Scandal as a catalyst for positive change

In 2009, the UK Parliament was rocked by a major scandal. The scandal was triggered by the leak and subsequent publication by one of the UK’s major newspapers, the Telegraph, of expense claims made by members of both the House of Commons and the House of Lords over several years. These disclosures revealed widespread misuse of the Additional Cost Allowances (ACA) members were able to claim. The UK Parliament had been fighting disclosure of these expenses for years. Compared to the UK expenses scandal, the current Canadian Senate expenses scandal is relatively minor. The abuses uncovered in the UK were quite extensive. Alongside specific allegations of incorrect claims such as claims for the cost of mortgages which had already been […]

Worth following on Twitter

Twitter has “Follow Fridays” (#FF) where users can recommend to their followers other Twitter accounts worth following. I’ve decided to start promoting certain Twitter accounts here, since not everyone follows this blog on Twitter, and I can better explain why I think some people are worth following. Many people dismiss Twitter because of the 140 character limit; this makes it impossible to actually discuss or debate anything of substance. It is a challenge, but I have been surprised by how many fairly detailed discussions of complex subjects such as the royal prerogative and Canada’s succession laws actually occur – if you follow the right people. This brings me to my first round of Twitter follow recommendations. Canadian Constitutional/procedural expertise Philipe […]

Fix That House?

Two of the CBC’s politics programmes – CBC Radio’s The House and Newsworld’s Power and Politics – are exploring ways to “fix” Parliament. The series is called “Fix that House” and people are being invited to send in via email or Twitter their ideas to improve Parliament. I have been reading through the list of at least some of the suggestions submitted thus far and have found a few recurring themes, as well as an unfortunate lack of understanding concerning how Parliament works and why some things are done the way they are. Consequently, I thought I would comment on some of the suggestions put forward. First of all, there are a fair number of calls for electoral reform – […]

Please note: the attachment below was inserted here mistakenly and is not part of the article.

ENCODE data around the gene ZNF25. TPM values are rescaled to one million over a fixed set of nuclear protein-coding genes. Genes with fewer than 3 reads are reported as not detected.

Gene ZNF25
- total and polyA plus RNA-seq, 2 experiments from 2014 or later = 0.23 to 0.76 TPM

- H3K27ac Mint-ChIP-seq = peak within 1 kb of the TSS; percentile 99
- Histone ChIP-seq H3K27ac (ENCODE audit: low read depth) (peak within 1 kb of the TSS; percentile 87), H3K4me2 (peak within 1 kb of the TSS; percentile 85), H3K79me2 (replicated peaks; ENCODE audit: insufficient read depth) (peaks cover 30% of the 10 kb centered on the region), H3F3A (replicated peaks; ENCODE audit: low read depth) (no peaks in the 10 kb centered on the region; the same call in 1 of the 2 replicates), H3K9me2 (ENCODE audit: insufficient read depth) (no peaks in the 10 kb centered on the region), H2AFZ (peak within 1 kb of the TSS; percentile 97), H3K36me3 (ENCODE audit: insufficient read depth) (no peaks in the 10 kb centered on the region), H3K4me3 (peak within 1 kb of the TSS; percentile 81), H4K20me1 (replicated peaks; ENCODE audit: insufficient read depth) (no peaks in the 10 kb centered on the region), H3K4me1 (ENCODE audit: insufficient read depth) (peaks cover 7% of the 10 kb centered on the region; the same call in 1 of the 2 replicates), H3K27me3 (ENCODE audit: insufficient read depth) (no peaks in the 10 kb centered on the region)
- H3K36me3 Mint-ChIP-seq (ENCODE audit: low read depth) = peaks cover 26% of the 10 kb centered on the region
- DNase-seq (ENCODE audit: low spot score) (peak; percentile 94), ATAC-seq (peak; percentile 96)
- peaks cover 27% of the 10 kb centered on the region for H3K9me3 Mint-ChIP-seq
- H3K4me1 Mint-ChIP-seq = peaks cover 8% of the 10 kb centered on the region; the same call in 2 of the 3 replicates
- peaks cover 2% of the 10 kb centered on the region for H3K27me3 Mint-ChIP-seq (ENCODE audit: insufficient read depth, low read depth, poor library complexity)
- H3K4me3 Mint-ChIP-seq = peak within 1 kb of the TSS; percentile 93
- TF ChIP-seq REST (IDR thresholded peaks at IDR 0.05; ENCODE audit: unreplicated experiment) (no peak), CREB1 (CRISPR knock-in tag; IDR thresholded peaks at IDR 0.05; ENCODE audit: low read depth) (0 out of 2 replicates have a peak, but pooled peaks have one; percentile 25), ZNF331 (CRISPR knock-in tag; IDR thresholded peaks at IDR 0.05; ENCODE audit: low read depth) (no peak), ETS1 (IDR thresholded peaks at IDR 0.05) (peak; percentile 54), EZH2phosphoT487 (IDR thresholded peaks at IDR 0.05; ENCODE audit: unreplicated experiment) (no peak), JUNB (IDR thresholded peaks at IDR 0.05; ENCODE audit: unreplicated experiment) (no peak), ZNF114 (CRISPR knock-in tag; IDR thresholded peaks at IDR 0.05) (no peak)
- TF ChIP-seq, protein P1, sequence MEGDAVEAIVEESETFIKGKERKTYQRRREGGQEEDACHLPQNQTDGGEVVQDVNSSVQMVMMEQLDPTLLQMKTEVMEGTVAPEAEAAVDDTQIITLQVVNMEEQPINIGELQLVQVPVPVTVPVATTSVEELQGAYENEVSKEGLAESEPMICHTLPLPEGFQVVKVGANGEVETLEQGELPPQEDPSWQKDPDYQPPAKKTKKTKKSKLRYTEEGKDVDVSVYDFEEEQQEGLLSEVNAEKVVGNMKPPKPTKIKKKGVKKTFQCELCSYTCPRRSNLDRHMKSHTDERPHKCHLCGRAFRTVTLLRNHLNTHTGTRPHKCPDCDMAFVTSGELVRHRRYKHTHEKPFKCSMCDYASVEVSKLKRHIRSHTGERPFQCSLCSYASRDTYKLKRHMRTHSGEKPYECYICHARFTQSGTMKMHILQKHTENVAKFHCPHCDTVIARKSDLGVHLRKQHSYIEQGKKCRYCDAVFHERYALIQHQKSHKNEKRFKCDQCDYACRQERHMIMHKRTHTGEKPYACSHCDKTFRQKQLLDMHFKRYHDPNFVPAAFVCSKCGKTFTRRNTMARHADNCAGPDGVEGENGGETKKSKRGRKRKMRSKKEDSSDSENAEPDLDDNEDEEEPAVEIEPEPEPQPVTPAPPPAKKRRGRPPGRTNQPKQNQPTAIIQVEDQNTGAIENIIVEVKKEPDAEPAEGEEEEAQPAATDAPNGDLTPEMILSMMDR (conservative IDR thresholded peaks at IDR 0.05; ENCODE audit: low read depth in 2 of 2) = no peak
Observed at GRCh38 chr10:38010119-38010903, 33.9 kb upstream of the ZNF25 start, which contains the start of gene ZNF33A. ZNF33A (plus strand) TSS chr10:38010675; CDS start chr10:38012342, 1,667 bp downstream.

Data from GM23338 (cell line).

Voter gender bias towards female party leaders

“The reaction to being the first female prime minister does not explain everything about my prime ministership, nor does it explain nothing about my prime ministership. It explains some things and it is for the nation to think in a sophisticated way about those shades of grey.” – Julia Gillard, 26 June 2013, farewell press conference Australian elections expert Antony Green has written an extremely fascinating article exploring the gender bias behind support for the Australian Labor Party (ALP). As you may recall, the ALP recently underwent another leadership spill which resulted in Prime Minister and party leader Julia Gillard being dumped by her party in favour of former party leader and PM Kevin Rudd. During Gillard’s term as party […]

Australia General Election 2013

A federal election has been called for 7 September 2013. Below I will post links to sites which may be of some use to those following the parties and issues. This post will be updated as more interesting links come to my attention, so please check back often. And if you know of a site which should be listed here, please let me know in the comments, or by using the contact form. Vote Compass Australia 2013 Not certain which party to vote for? Vote Compass is an interactive electoral literacy application developed by Canadian political scientists and run during election campaigns. It offers an accessible framework for learning about party platforms, stimulates discussion on a wide variety of election issues, […]

Samara responds

In an earlier post, I looked at Samara’s recent report on Canadians’ political engagement. In that post, while I greatly appreciated the fact that the organization was attempting research in this area, I felt overall that it fell short of the detailed annual Audits of Political Engagement prepared by the UK Hansard Society. Samara read my post, and sent me the following detailed and thoughtful reply: Thank you for the extremely thoughtful blog. We’re delighted you found the idea of Samara’s report, “Lightweights? Political Participation Beyond the Ballot Box” compelling for a Canadian audience. Certainly this reflects a key part of our mandate as a nonpartisan charity – to shed light on how our politics is working and to seed more conversation about politics. Your blog […]